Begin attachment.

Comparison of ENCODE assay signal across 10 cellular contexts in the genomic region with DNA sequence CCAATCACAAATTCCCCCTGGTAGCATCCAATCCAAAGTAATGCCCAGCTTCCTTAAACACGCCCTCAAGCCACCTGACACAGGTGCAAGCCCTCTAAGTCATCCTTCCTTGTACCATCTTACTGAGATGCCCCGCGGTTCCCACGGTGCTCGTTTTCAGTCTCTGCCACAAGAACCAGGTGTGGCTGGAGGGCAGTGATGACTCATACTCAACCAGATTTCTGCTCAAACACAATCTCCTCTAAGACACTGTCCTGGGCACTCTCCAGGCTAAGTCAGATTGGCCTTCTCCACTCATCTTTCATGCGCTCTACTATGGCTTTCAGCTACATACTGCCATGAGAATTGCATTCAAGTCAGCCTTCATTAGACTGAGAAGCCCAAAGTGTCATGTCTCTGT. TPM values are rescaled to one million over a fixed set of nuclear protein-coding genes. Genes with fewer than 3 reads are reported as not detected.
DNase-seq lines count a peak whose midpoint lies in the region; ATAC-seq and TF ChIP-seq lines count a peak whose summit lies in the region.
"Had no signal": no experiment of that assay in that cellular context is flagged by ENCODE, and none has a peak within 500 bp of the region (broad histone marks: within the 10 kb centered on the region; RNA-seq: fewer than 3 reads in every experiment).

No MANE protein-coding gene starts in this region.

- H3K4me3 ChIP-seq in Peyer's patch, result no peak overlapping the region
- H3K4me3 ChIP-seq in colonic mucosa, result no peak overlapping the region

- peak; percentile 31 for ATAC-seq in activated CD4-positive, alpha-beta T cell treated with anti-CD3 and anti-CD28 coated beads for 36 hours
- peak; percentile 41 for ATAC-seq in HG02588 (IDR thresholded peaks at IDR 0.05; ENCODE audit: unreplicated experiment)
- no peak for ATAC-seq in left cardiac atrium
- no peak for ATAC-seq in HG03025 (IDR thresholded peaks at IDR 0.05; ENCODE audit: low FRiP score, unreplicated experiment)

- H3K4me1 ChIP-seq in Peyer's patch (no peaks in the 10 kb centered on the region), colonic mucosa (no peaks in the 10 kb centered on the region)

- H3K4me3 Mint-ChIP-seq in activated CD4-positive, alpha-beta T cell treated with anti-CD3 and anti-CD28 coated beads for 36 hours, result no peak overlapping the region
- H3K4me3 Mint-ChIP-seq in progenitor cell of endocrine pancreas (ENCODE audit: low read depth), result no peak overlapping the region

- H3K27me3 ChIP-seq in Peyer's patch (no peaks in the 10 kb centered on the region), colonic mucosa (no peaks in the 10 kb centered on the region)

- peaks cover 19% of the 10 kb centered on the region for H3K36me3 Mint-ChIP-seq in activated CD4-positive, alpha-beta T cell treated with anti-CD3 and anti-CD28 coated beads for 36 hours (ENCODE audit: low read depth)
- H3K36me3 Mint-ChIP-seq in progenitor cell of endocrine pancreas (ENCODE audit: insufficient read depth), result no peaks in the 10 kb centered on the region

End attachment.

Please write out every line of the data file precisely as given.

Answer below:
Comparison of ENCODE assay signal across 10 cellular contexts in the genomic region with DNA sequence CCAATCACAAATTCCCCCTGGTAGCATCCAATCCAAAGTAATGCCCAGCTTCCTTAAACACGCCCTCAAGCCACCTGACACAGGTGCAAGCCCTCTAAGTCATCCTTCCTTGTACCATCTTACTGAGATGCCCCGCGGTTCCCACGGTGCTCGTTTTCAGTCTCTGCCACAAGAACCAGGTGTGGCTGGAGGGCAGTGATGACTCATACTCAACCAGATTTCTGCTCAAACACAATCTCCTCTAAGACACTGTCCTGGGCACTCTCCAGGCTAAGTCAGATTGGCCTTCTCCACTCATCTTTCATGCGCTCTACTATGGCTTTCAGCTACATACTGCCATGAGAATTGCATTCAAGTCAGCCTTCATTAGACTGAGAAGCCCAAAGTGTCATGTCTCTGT. TPM values are rescaled to one million over a fixed set of nuclear protein-coding genes. Genes with fewer than 3 reads are reported as not detected.
DNase-seq lines count a peak whose midpoint lies in the region; ATAC-seq and TF ChIP-seq lines count a peak whose summit lies in the region.
"Had no signal": no experiment of that assay in that cellular context is flagged by ENCODE, and none has a peak within 500 bp of the region (broad histone marks: within the 10 kb centered on the region; RNA-seq: fewer than 3 reads in every experiment).

No MANE protein-coding gene starts in this region.

- H3K4me3 ChIP-seq in Peyer's patch, result no peak overlapping the region
- H3K4me3 ChIP-seq in colonic mucosa, result no peak overlapping the region

- peak; percentile 31 for ATAC-seq in activated CD4-positive, alpha-beta T cell treated with anti-CD3 and anti-CD28 coated beads for 36 hours
- peak; percentile 41 for ATAC-seq in HG02588 (IDR thresholded peaks at IDR 0.05; ENCODE audit: unreplicated experiment)
- no peak for ATAC-seq in left cardiac atrium
- no peak for ATAC-seq in HG03025 (IDR thresholded peaks at IDR 0.05; ENCODE audit: low FRiP score, unreplicated experiment)

- H3K4me1 ChIP-seq in Peyer's patch (no peaks in the 10 kb centered on the region), colonic mucosa (no peaks in the 10 kb centered on the region)

- H3K4me3 Mint-ChIP-seq in activated CD4-positive, alpha-beta T cell treated with anti-CD3 and anti-CD28 coated beads for 36 hours, result no peak overlapping the region
- H3K4me3 Mint-ChIP-seq in progenitor cell of endocrine pancreas (ENCODE audit: low read depth), result no peak overlapping the region

- H3K27me3 ChIP-seq in Peyer's patch (no peaks in the 10 kb centered on the region), colonic mucosa (no peaks in the 10 kb centered on the region)

- peaks cover 19% of the 10 kb centered on the region for H3K36me3 Mint-ChIP-seq in activated CD4-positive, alpha-beta T cell treated with anti-CD3 and anti-CD28 coated beads for 36 hours (ENCODE audit: low read depth)
- H3K36me3 Mint-ChIP-seq in progenitor cell of endocrine pancreas (ENCODE audit: insufficient read depth), result no peaks in the 10 kb centered on the region